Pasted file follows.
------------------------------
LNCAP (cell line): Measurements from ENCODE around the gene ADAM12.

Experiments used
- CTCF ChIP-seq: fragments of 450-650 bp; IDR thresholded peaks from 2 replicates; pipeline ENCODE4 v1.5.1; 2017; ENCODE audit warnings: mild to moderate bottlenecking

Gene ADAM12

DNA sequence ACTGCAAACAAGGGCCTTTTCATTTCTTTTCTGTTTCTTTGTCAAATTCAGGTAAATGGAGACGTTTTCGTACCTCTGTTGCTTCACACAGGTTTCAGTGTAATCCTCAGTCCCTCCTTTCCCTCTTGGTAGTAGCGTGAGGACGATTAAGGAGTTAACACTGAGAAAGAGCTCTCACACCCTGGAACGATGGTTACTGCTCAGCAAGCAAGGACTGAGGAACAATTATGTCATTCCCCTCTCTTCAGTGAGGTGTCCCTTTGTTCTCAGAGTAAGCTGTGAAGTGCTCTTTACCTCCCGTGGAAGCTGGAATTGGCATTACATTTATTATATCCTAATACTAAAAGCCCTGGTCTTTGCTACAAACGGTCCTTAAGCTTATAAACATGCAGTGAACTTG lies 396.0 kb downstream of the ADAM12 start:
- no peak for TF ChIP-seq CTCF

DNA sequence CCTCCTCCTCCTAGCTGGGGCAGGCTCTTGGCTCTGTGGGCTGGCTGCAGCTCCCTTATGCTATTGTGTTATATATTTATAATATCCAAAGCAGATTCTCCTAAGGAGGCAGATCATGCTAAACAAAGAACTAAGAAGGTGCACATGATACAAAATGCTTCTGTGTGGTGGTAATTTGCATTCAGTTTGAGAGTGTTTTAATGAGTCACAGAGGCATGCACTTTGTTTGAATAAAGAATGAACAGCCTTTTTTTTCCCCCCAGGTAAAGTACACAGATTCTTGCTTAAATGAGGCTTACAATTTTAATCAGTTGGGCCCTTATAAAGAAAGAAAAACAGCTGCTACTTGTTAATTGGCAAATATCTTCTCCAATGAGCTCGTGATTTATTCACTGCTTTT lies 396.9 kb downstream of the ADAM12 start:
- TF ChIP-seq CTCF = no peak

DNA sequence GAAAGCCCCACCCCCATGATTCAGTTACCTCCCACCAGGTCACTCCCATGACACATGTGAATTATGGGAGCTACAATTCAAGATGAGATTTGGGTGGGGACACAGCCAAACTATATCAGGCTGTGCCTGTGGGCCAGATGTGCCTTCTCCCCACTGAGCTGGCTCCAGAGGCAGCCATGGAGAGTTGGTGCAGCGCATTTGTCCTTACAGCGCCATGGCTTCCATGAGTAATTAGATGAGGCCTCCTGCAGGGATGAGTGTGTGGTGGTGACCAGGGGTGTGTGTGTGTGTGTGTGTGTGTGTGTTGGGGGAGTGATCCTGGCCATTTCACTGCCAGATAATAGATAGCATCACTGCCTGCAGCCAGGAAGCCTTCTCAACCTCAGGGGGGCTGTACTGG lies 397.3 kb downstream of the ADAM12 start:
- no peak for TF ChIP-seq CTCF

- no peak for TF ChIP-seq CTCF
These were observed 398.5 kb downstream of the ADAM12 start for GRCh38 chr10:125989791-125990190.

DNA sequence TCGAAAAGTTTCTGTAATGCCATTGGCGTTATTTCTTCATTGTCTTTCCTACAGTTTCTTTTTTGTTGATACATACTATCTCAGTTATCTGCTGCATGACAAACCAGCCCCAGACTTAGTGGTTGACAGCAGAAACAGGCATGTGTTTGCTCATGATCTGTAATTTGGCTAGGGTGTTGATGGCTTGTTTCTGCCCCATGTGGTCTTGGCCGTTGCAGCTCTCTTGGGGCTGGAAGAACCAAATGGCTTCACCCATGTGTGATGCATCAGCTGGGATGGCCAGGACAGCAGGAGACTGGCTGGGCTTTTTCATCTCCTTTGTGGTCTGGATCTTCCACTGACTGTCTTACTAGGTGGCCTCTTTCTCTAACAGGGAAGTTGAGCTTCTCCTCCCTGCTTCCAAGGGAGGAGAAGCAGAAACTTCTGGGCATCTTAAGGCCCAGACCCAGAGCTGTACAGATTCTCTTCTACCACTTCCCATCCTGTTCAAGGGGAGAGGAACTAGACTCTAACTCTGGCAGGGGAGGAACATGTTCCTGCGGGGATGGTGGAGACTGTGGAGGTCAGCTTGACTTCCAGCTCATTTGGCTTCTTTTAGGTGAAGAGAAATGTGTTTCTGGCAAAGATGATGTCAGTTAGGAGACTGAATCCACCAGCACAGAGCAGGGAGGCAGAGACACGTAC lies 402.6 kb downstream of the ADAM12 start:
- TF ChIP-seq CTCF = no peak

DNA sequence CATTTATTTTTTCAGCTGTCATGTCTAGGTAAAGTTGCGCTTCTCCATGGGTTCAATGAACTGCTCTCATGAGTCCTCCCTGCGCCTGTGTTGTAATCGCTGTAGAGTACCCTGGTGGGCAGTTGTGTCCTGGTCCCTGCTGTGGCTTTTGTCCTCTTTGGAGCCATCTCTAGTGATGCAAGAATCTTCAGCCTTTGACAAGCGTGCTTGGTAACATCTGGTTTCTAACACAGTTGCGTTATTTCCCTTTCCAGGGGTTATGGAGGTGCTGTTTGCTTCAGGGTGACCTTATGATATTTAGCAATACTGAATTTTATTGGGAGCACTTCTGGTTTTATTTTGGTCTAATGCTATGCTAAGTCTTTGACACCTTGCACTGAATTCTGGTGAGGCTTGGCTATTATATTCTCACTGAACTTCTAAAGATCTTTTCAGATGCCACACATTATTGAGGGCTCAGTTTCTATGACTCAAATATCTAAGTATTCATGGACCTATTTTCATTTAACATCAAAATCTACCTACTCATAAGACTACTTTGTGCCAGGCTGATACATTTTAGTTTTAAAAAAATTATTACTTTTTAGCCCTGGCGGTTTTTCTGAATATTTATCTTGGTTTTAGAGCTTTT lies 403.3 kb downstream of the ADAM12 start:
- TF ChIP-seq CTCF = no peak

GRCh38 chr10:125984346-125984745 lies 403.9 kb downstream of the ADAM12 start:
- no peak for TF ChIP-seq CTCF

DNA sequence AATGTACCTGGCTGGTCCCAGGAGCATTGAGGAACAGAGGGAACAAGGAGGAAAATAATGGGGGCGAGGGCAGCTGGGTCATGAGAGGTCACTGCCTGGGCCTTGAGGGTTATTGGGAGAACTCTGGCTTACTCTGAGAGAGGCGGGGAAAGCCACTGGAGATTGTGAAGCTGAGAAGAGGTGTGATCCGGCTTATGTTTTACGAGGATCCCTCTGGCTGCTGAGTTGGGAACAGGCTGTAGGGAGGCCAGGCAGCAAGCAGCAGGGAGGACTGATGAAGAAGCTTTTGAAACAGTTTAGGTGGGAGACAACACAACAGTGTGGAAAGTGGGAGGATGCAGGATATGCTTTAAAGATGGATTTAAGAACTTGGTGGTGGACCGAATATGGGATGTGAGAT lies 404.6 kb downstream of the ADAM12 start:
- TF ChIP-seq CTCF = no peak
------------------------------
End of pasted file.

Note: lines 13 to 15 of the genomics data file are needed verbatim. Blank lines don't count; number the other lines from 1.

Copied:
DNA sequence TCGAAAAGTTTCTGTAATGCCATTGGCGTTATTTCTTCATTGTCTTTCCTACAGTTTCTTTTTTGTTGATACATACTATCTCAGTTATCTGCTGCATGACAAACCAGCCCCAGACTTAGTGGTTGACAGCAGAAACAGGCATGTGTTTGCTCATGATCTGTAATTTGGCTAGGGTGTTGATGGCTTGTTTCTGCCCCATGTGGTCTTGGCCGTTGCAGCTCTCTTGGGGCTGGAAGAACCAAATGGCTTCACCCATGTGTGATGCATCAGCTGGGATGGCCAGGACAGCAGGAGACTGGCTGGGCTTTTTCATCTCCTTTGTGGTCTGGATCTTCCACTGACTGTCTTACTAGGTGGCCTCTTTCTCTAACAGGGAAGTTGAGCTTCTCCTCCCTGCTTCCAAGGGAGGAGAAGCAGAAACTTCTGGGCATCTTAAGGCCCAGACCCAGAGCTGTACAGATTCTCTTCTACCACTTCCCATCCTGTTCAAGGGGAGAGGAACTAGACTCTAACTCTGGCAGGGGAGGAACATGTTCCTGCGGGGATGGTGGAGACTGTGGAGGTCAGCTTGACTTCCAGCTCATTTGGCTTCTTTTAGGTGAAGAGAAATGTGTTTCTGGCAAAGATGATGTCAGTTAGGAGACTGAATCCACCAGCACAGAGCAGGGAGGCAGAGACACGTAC lies 402.6 kb downstream of the ADAM12 start:
- TF ChIP-seq CTCF = no peak

DNA sequence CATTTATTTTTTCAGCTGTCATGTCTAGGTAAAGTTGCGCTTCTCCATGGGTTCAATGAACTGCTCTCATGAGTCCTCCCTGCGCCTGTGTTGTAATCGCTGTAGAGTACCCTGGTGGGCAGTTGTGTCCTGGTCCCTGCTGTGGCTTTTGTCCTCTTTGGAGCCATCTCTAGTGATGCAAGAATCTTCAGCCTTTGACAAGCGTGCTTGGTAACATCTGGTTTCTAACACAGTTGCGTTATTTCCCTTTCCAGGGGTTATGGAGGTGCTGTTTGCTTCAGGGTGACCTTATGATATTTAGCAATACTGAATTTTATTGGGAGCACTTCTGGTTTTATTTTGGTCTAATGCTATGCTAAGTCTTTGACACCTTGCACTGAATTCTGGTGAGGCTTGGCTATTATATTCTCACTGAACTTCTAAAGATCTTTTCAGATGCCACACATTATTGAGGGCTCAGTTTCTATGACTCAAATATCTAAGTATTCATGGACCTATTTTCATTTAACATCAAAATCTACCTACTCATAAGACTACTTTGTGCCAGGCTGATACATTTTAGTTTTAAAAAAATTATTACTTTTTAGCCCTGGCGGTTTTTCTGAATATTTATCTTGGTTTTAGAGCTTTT lies 403.3 kb downstream of the ADAM12 start: